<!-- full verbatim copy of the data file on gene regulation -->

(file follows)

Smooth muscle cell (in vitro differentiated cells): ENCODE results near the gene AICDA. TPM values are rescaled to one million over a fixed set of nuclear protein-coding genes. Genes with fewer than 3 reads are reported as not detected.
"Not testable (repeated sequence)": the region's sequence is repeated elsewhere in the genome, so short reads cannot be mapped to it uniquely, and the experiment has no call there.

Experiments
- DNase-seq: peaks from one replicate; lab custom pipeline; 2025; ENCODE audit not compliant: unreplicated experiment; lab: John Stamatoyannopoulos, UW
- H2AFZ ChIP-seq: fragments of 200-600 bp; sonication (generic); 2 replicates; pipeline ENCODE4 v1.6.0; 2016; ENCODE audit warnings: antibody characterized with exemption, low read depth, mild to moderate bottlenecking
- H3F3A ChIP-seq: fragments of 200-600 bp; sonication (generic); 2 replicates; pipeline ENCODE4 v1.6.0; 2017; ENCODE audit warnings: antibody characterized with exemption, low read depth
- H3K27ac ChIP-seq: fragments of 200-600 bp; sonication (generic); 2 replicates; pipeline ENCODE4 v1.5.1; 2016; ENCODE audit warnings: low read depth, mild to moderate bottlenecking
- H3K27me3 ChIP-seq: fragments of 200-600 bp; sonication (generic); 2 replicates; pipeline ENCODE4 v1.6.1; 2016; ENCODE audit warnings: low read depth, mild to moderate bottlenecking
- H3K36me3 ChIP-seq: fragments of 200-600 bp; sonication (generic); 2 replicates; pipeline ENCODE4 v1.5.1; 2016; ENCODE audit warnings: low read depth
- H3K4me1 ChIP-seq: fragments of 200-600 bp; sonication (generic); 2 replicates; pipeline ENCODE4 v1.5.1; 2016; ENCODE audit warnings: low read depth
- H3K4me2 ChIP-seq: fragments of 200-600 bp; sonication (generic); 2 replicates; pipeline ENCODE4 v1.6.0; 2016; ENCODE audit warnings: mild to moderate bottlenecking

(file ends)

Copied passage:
Smooth muscle cell (in vitro differentiated cells): ENCODE results near the gene AICDA. TPM values are rescaled to one million over a fixed set of nuclear protein-coding genes. Genes with fewer than 3 reads are reported as not detected.
"Not testable (repeated sequence)": the region's sequence is repeated elsewhere in the genome, so short reads cannot be mapped to it uniquely, and the experiment has no call there.

Experiments
- DNase-seq: peaks from one replicate; lab custom pipeline; 2025; ENCODE audit not compliant: unreplicated experiment; lab: John Stamatoyannopoulos, UW
- H2AFZ ChIP-seq: fragments of 200-600 bp; sonication (generic); 2 replicates; pipeline ENCODE4 v1.6.0; 2016; ENCODE audit warnings: antibody characterized with exemption, low read depth, mild to moderate bottlenecking
- H3F3A ChIP-seq: fragments of 200-600 bp; sonication (generic); 2 replicates; pipeline ENCODE4 v1.6.0; 2017; ENCODE audit warnings: antibody characterized with exemption, low read depth
- H3K27ac ChIP-seq: fragments of 200-600 bp; sonication (generic); 2 replicates; pipeline ENCODE4 v1.5.1; 2016; ENCODE audit warnings: low read depth, mild to moderate bottlenecking
- H3K27me3 ChIP-seq: fragments of 200-600 bp; sonication (generic); 2 replicates; pipeline ENCODE4 v1.6.1; 2016; ENCODE audit warnings: low read depth, mild to moderate bottlenecking
- H3K36me3 ChIP-seq: fragments of 200-600 bp; sonication (generic); 2 replicates; pipeline ENCODE4 v1.5.1; 2016; ENCODE audit warnings: low read depth
- H3K4me1 ChIP-seq: fragments of 200-600 bp; sonication (generic); 2 replicates; pipeline ENCODE4 v1.5.1; 2016; ENCODE audit warnings: low read depth
- H3K4me2 ChIP-seq: fragments of 200-600 bp; sonication (generic); 2 replicates; pipeline ENCODE4 v1.6.0; 2016; ENCODE audit warnings: mild to moderate bottlenecking